August 5, 2020

Professor Flanagan speaks about “Games and Society” at Tsinghua University in China

Professor Flanagan spoke as part of a introductory program for incoming graduate students organized by USC with the support of Tencent. On staying focused and productive during COVID, Flanagan says she consistently makes time for “offscreen art making”, to alleviate burn-out and remain creative.

July 23, 2020

Former Tiltfactor Lab Student Employee Wins Award!

Zuff Idries ’18 Wins Script Competition

June 7, 2020

“Peaceful Protesters” but no “Peaceful Police”

from Post Position
by @ 12:39 pm

About four million Google hits for “peaceful protesters,” only about 55,000 for “peaceful police.” Anyone who has been reading the news will have seen the phrase “peaceful protesters” again and again—and probably will not have seen this other phrase. Does that mean peaceful protesters outnumber peaceful police 80 to 1? Or at least that we think and speak as if this is the case?

June 5, 2020

Mary Flanagan on the Ludology podcast

The Dice Tower Network features Dr. Flanagan in its podcast that explores games, game design, history and culture. This episode is hosted by Gil Hova and Emma Larkins, both tabletop designers. The hour long conversation explores psychology and games, and the meaning of games from a long term humanistic perspective. Happy listening. https://podcasts.apple.com/us/podcast/ludology/id419046224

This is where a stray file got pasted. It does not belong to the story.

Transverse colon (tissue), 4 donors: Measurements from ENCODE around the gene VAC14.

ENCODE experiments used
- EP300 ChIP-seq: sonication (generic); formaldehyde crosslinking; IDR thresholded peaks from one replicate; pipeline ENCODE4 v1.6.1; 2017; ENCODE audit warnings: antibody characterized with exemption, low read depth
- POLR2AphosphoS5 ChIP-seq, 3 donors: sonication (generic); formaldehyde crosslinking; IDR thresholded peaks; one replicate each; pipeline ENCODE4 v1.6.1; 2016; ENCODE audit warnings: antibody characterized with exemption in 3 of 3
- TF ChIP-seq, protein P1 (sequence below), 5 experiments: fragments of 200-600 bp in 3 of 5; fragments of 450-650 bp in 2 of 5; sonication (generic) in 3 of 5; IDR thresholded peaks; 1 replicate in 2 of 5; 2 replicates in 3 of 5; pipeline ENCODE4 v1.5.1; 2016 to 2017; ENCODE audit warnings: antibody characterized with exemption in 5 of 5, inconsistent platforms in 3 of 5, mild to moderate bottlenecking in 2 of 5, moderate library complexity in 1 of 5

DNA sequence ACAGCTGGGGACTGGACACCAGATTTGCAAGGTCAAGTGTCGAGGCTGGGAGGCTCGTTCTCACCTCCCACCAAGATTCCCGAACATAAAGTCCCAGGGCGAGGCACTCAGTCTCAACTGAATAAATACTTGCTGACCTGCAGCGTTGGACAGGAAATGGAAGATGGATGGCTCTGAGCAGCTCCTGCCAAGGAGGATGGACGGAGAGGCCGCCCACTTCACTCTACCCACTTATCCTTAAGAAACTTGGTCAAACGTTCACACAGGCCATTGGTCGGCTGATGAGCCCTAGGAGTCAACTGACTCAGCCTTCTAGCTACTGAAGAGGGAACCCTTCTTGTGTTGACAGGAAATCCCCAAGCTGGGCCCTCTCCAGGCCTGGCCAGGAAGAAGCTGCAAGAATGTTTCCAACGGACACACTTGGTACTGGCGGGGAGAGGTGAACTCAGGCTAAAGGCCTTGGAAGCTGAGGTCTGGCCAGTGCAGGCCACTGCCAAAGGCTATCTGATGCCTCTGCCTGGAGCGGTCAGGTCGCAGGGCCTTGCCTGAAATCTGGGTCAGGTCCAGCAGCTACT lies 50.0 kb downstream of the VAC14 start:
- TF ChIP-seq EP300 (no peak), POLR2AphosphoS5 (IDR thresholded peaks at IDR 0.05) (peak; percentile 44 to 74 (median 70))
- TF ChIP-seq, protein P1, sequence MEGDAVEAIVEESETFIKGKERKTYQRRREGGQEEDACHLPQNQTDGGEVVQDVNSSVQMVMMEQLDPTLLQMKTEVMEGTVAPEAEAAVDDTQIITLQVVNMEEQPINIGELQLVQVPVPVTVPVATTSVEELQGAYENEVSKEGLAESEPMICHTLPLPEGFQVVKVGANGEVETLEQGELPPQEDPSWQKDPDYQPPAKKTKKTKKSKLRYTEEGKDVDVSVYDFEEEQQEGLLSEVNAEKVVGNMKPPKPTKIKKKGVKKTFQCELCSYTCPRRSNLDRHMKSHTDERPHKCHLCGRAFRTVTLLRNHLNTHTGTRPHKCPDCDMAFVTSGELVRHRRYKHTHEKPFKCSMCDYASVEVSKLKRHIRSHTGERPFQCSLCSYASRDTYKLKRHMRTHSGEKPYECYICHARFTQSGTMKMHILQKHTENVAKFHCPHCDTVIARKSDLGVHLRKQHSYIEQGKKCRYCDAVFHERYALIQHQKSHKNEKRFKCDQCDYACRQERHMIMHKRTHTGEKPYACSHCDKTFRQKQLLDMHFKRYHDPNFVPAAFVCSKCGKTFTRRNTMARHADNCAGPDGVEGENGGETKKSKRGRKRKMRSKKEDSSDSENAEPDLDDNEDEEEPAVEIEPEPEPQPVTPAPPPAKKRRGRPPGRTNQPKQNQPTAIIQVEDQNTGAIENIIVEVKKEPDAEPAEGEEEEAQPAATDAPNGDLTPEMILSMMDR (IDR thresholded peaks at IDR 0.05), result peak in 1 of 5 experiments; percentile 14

May 18, 2020

Post Hoc, An Online Art Show

from Post Position
by @ 5:57 pm

Please enjoy Post Hoc, a show I’ve put together with generous contributions from a baker’s dozen artists and seven writers. There was no pre-established theme for Post Hoc, which was prompted by our inability to get to IRL galleries and museums. Artists were simply asked for digital images, any digital image they considered an artwork. (Several works in the show do have other manifestations.) The work in the show is all from 2020. I solicited 1000–1200 character responses to each piece.

Agnieszka Kurant   response by Mary Flanagan

Christian Bök   response by Paul Stephens

Risk Management [Europe]

from Post Position
by @ 5:51 pm

Risk Management [Europe]
Agnieszka Kurant
2020
800px × 794px JPEG

The Library of Babel – Hexagonal Drawing in English

from Post Position
by @ 5:49 pm

The Library of Babel – Hexagonal Drawing in English
Christian Bök
2020
828px × 828px JPEG

FLY PIECE

from Post Position
by @ 5:47 pm

FLY PIECE
Daniel Temkin
2020
800px × 457px JPEG

Cabaret #7

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by @ 5:46 pm

Cabaret #7
Derek Beaulieu
2020
600px × 547px JPEG
of 8″ × 8″ Letraset on Paper

SOMEONE: Amanda

Lauren Lee McCarthy
2020
1000px × 625px JPEG
of Performance, Custom Software and Electronics, Installation, Digital Image

“Am well. Thinking of you always. Love.”

“Am well. Thinking of you always. Love.” Isolation #6